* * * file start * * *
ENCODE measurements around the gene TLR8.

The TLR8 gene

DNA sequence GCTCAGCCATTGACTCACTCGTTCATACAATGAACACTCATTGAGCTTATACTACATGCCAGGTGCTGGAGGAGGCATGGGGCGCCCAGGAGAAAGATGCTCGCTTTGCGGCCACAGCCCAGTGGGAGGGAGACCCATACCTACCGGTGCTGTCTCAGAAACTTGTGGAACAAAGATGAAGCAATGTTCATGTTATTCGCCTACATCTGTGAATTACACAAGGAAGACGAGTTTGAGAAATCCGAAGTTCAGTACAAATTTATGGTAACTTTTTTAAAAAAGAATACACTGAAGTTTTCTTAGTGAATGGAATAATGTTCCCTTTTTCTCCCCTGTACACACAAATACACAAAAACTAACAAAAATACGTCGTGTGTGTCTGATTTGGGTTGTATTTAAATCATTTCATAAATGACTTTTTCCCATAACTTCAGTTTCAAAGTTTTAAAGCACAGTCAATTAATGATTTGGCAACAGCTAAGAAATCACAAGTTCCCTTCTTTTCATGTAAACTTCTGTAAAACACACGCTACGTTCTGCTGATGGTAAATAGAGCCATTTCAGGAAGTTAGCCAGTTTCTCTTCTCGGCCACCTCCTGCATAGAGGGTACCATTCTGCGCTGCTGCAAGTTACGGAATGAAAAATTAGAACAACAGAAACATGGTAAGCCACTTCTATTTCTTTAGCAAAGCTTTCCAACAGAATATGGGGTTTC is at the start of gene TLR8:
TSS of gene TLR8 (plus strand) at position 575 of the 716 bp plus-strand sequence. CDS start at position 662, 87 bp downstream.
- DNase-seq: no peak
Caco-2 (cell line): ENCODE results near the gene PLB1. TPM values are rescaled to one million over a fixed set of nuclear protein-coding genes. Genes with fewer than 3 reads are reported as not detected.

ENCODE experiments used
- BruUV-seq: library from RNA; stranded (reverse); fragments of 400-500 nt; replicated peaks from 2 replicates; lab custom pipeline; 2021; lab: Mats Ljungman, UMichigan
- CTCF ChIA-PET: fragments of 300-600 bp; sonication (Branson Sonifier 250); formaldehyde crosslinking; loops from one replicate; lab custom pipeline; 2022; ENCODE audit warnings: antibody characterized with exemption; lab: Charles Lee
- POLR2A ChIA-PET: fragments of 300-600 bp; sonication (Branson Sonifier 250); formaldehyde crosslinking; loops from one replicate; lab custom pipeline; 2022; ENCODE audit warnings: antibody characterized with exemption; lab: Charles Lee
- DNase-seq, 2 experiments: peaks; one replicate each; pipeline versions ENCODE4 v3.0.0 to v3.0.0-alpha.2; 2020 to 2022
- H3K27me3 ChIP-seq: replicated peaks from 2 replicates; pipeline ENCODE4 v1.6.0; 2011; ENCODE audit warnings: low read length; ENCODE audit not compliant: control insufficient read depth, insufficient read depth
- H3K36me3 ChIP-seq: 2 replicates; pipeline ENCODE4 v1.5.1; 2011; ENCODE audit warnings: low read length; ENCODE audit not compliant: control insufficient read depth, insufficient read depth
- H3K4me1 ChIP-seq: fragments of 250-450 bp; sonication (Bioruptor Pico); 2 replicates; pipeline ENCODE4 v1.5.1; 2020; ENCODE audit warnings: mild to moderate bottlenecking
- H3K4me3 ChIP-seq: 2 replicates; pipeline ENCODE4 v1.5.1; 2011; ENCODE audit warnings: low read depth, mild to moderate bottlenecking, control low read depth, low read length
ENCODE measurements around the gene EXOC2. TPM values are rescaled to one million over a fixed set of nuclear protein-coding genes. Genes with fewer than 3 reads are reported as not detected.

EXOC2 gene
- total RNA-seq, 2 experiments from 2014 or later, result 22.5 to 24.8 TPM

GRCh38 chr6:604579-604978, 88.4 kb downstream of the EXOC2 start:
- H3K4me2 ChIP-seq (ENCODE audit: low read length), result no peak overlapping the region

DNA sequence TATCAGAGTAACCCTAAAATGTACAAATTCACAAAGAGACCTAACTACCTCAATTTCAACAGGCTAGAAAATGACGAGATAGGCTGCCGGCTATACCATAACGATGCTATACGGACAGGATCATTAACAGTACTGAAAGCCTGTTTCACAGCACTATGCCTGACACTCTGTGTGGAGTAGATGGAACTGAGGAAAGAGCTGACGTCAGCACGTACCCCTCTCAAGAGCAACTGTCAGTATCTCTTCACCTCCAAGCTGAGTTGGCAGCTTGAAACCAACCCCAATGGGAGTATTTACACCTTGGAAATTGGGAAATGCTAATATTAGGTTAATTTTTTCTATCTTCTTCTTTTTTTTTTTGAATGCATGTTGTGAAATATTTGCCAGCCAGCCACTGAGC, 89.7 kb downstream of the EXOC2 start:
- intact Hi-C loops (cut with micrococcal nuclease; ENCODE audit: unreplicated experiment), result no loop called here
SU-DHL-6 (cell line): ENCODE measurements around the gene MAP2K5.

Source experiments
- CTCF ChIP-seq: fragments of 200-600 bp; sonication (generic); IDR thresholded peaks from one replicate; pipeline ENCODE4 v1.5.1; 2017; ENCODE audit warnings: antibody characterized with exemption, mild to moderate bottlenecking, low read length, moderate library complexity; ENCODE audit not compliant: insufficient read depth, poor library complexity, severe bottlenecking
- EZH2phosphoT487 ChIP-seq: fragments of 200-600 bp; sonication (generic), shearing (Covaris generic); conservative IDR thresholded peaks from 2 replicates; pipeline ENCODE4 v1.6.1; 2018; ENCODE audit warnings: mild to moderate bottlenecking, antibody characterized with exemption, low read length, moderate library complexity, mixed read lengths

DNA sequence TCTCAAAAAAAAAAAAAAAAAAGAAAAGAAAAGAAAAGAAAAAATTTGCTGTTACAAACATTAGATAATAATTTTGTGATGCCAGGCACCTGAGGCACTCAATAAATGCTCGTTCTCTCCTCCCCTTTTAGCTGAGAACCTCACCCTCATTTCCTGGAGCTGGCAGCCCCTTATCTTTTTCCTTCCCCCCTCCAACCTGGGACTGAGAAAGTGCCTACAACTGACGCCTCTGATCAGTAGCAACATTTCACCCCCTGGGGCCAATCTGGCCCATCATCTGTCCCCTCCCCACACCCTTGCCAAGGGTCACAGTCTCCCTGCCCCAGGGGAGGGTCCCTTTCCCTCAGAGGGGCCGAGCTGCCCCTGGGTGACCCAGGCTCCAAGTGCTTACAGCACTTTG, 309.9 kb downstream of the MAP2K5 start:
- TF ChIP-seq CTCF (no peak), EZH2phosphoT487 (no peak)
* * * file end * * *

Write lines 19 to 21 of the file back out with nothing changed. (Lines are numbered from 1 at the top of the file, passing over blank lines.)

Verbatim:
GRCh38 chr6:604579-604978, 88.4 kb downstream of the EXOC2 start:
- H3K4me2 ChIP-seq (ENCODE audit: low read length), result no peak overlapping the region

DNA sequence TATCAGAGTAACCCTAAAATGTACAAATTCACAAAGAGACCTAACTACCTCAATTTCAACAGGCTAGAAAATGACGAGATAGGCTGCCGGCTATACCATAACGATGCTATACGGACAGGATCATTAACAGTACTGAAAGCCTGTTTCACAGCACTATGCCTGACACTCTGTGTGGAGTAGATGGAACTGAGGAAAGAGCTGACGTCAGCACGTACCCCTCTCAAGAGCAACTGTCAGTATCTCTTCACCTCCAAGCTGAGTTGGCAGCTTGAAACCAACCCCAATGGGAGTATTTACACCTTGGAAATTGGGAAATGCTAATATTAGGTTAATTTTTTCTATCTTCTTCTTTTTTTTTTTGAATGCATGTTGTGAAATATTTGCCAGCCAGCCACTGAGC, 89.7 kb downstream of the EXOC2 start: